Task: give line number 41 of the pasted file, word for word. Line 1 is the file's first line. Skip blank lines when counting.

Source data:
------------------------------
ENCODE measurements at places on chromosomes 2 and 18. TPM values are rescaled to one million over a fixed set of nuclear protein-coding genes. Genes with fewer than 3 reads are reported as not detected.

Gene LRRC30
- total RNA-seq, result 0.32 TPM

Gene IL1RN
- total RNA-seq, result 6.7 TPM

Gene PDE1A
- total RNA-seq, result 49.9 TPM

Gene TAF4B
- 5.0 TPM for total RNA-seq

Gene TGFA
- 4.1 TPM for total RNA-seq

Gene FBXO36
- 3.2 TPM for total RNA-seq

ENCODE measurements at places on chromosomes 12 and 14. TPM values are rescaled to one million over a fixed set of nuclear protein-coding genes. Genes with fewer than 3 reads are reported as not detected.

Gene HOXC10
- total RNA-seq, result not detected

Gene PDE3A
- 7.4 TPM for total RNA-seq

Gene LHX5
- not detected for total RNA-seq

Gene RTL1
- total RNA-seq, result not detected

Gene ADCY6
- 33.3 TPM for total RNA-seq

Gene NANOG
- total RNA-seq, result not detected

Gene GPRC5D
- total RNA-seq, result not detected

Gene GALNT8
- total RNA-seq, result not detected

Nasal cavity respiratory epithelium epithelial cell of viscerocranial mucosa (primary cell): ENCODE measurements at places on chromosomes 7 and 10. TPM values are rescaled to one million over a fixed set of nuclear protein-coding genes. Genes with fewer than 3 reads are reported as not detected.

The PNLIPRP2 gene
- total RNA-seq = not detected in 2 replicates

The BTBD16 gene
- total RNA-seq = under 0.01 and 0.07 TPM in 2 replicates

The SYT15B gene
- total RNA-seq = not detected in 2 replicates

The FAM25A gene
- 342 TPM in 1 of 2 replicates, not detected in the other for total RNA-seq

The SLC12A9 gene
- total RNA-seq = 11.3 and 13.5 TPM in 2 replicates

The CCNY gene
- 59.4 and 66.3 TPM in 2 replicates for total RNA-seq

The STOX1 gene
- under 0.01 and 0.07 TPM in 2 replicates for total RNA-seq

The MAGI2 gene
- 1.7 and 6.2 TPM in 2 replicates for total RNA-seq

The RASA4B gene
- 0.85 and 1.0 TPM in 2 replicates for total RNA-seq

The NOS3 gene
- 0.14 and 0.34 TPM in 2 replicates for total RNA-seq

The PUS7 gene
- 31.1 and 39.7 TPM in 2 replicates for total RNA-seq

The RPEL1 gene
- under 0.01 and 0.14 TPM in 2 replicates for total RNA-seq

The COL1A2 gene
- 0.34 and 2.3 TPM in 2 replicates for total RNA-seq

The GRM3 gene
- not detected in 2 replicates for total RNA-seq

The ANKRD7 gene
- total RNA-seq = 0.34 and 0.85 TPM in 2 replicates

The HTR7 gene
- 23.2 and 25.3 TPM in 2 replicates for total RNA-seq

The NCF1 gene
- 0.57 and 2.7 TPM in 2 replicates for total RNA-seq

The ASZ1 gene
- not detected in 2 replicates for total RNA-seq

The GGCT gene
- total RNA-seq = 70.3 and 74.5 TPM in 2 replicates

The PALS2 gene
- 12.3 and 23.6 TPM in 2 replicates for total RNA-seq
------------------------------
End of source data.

- total RNA-seq = 11.3 and 13.5 TPM in 2 replicates